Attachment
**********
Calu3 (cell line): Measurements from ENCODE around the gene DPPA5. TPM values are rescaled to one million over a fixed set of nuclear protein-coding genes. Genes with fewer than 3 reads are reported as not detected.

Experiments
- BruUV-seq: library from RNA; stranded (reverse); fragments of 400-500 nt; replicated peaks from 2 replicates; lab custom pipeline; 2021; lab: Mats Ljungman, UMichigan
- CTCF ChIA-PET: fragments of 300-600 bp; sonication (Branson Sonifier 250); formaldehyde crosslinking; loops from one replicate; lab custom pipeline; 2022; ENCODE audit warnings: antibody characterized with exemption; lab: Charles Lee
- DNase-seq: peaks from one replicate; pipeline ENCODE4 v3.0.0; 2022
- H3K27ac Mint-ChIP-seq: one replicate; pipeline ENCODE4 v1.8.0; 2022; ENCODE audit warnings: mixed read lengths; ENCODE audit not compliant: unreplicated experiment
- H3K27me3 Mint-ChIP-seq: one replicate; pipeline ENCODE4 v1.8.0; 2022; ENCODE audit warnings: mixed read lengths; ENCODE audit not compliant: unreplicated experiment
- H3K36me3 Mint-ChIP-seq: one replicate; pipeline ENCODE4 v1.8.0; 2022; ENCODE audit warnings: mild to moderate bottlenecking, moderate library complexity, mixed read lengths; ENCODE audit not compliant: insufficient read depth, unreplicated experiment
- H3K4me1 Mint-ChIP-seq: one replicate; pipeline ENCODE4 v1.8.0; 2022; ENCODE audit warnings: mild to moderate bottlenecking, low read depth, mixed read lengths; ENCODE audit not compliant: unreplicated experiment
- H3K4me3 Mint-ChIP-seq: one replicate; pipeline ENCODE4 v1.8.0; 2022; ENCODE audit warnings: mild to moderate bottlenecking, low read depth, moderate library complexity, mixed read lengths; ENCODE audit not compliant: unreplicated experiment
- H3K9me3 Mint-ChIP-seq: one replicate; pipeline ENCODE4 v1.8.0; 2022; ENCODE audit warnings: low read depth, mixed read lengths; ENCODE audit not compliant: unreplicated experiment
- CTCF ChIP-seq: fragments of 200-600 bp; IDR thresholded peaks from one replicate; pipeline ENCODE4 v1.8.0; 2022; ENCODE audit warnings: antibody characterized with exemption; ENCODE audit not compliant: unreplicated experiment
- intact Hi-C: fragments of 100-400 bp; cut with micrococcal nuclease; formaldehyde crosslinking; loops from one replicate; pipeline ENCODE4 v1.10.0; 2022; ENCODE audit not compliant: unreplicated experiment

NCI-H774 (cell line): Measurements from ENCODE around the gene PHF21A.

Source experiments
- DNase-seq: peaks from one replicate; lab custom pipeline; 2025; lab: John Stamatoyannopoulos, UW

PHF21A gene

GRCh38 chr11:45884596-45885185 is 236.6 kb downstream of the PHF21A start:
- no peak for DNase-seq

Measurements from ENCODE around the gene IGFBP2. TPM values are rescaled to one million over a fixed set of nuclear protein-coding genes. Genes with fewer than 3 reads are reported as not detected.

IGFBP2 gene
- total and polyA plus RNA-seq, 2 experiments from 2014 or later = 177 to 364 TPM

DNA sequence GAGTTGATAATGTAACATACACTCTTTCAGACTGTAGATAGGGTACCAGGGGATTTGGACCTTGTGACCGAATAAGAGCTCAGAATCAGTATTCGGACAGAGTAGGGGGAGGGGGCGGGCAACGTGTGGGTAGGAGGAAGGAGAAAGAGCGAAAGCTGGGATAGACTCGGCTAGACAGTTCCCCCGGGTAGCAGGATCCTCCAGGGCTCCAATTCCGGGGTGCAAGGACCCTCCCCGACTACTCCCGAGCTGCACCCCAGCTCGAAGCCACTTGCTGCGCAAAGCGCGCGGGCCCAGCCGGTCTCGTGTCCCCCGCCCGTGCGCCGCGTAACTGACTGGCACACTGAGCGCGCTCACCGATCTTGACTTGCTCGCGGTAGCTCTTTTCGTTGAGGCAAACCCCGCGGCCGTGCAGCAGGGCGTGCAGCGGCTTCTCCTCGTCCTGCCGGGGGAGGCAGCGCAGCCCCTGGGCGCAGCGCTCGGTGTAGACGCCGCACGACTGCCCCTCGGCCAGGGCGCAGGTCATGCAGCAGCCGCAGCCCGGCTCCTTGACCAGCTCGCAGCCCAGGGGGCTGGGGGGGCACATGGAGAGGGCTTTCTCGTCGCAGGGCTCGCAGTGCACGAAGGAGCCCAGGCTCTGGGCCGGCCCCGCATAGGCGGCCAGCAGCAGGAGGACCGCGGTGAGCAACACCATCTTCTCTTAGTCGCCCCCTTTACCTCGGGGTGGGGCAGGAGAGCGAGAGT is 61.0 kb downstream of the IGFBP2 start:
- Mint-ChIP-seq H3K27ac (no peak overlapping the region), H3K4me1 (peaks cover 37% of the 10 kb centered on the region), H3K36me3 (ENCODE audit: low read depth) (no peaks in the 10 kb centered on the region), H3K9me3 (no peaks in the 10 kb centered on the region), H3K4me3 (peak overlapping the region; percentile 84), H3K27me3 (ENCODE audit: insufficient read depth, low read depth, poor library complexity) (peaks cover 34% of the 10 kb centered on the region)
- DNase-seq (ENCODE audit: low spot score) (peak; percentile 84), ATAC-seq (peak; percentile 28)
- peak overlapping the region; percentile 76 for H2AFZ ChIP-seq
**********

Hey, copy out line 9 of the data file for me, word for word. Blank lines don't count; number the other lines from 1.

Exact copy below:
- H3K4me1 Mint-ChIP-seq: one replicate; pipeline ENCODE4 v1.8.0; 2022; ENCODE audit warnings: mild to moderate bottlenecking, low read depth, mixed read lengths; ENCODE audit not compliant: unreplicated experiment